Somebody attempted a redesign:
If you would go ahead and propose other designs, that would be terrific.
note that design proposals should come in the form of working html, as that is what is used for that particular screen.
Thank you KDE Team.
Can't all those "experts" please stop posting the same bollox time after time again?
I'm so tired reading posts about wrong release plans, betas being alphas, icons being too large etc. all over the dot.
Congrats to all the Devs!
"The usability people need to usabil harder."
where can i get that beautiful flower background or in what package is he included . thx :-)
It's one of the thousands of submissions to the Oxygen wallpaper contest. Once the winners are chosen, all the submissions are going to be uploaded somewhere (the archive is huge but somebody already offered to host it).
On that note: great choice for a wallpaper! Signifies how KDE4 is a flower slowly unfolding and growing :)
Breathtaking, my wife loves it a lot. Really nice art work :)
I guess the developers might get the wrong impression from all the bashing posts.
Please note that most people only post to complaint or give their suggestions, everyone else just thinks "wow!".
So, instead of just thinking it I'll write:
these guys know where their towel is.
and thanks for all the free (and great) stuff.
"Please note that most people only post to complaint or give their suggestions, everyone else just thinks "wow!". "
can I say now, wow! :D
Great work guys! Keep it up and forget about the trolls!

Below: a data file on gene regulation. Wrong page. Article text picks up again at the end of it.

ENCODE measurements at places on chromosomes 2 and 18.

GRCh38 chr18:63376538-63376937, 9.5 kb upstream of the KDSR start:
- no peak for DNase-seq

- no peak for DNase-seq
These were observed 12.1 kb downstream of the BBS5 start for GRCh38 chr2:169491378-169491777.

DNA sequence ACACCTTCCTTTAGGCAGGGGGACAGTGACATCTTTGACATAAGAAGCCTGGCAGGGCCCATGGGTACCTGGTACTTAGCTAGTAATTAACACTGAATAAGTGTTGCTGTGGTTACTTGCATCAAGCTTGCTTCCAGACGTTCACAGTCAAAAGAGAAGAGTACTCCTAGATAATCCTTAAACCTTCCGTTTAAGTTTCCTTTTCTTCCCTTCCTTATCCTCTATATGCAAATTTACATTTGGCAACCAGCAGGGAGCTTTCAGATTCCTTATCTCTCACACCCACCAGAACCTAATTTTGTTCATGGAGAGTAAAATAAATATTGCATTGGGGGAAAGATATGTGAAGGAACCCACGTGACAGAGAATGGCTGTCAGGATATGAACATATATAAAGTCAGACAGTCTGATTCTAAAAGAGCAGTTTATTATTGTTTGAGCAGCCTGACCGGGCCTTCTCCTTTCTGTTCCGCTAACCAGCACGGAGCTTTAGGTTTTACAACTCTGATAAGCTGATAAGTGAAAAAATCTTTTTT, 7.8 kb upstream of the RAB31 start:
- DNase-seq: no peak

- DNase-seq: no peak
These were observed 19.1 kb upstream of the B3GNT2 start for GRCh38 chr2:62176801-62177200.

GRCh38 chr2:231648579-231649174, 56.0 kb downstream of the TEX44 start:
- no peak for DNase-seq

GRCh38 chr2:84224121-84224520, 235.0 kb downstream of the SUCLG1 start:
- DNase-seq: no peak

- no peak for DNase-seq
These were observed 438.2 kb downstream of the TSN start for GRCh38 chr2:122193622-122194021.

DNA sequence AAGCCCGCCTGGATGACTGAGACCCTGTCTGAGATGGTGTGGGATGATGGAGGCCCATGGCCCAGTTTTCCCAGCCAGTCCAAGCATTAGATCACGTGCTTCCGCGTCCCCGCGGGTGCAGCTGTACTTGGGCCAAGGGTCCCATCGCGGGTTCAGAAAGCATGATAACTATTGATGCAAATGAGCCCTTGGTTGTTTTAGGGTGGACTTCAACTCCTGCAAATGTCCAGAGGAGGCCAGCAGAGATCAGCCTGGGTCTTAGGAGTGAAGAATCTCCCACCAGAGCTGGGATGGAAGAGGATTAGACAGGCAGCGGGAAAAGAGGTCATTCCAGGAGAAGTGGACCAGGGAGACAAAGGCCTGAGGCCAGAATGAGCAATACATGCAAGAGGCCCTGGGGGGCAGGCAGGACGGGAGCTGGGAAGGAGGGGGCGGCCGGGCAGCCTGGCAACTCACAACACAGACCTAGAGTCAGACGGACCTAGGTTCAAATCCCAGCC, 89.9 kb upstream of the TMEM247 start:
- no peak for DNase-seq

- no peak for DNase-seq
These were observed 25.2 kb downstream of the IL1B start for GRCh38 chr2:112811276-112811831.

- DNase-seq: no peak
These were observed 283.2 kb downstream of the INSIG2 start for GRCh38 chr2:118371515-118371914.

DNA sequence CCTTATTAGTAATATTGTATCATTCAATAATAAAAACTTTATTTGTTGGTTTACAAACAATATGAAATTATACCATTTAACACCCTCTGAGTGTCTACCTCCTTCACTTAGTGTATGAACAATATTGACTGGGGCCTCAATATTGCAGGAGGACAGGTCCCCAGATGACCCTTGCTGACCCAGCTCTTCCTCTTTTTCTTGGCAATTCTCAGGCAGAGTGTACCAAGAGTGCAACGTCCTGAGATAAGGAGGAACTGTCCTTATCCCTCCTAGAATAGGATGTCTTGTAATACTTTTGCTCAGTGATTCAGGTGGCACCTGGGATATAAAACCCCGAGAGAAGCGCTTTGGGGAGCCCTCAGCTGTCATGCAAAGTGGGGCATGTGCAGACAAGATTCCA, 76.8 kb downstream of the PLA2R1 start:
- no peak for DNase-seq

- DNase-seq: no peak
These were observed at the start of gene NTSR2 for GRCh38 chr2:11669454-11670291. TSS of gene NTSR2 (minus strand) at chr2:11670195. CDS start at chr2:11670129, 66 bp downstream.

Critisism isn't always trolling.
Goto the Kubuntu forums and take a look at everyone who has tried KDE4, it has never worked, not one release.
This could very well be the fault of those that compile for the repos, but its where many are getting their bad experience from.
From my experience in Kubuntu with KDE4, its not even Alpha, let alone Beta. _nothing_ except the clock works. No apps, no taskbar, no working desktop, nothing. And its been this way with every release, for everyone I know using Kubuntu. And since 'Beta' 2, the desktop wont even load anymore.
I sincerely hope that there is a major flaw with the Kubuntu packages, and that this isnt purely the fault of KDE itself.
I'm going to try Beta 3 this weekend, and report my findings.
In any case, please spare comments like "it has never worked". Detailed reports, without "oh it's alpha and not beta"-style remarks would be much better.
There is not much to detail.
Beta 2 and previous (on Feisty Fawn) boot to the desktop, with 'error bubbles' over the taskbar and _nothing_ (except the clock) works.
Beta 2/3 (on Gutsy Gibson) wont even boot to the desktop.
Not much to give a detailed report on. Its pretty much the same for everyone (as far as I can tell) on the Kubuntu forums. A simple browsing there would give you any info you wanted.
Again, I think, and hope, that its the fault of those who build the Kubuntu packages, and that KDE4 really isnt that messed up. I love KDE, and want nothing more then to use the latest and greatest.
Kubuntu KDE 4.0 beta 2 packages were broken and incomplete (some modules were still beta 1). For beta 3 you need install also kde4base-dev, in yesterday announcement this information was missing.
'dev' packages only contain files needed to manually compile applications against the libs in question.
There is no reason that kde4 binary packages would require this.
The comment on the package even says:
"This package contains all the headers and other related files needed to compile KDE 4 applications, or develop applications which use the core KDE 4 base applications.